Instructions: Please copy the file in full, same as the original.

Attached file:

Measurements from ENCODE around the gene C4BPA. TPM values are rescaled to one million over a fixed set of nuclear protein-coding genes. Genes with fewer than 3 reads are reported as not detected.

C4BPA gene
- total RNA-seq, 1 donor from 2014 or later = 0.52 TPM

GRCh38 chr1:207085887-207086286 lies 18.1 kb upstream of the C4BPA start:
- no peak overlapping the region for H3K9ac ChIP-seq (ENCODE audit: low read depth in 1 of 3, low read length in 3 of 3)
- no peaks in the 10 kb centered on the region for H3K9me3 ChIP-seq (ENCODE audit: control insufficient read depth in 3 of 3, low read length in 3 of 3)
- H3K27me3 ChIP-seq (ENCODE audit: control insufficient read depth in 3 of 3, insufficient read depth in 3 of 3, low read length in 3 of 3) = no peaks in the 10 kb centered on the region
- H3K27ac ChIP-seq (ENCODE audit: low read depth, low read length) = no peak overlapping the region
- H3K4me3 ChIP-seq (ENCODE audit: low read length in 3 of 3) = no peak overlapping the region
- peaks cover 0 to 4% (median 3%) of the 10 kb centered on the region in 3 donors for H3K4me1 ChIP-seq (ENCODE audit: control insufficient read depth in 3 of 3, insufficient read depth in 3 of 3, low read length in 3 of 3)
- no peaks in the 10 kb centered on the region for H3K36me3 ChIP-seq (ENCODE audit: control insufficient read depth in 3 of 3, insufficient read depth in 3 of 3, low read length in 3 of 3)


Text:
Measurements from ENCODE around the gene C4BPA. TPM values are rescaled to one million over a fixed set of nuclear protein-coding genes. Genes with fewer than 3 reads are reported as not detected.

C4BPA gene
- total RNA-seq, 1 donor from 2014 or later = 0.52 TPM

GRCh38 chr1:207085887-207086286 lies 18.1 kb upstream of the C4BPA start:
- no peak overlapping the region for H3K9ac ChIP-seq (ENCODE audit: low read depth in 1 of 3, low read length in 3 of 3)
- no peaks in the 10 kb centered on the region for H3K9me3 ChIP-seq (ENCODE audit: control insufficient read depth in 3 of 3, low read length in 3 of 3)
- H3K27me3 ChIP-seq (ENCODE audit: control insufficient read depth in 3 of 3, insufficient read depth in 3 of 3, low read length in 3 of 3) = no peaks in the 10 kb centered on the region
- H3K27ac ChIP-seq (ENCODE audit: low read depth, low read length) = no peak overlapping the region
- H3K4me3 ChIP-seq (ENCODE audit: low read length in 3 of 3) = no peak overlapping the region
- peaks cover 0 to 4% (median 3%) of the 10 kb centered on the region in 3 donors for H3K4me1 ChIP-seq (ENCODE audit: control insufficient read depth in 3 of 3, insufficient read depth in 3 of 3, low read length in 3 of 3)
- no peaks in the 10 kb centered on the region for H3K36me3 ChIP-seq (ENCODE audit: control insufficient read depth in 3 of 3, insufficient read depth in 3 of 3, low read length in 3 of 3)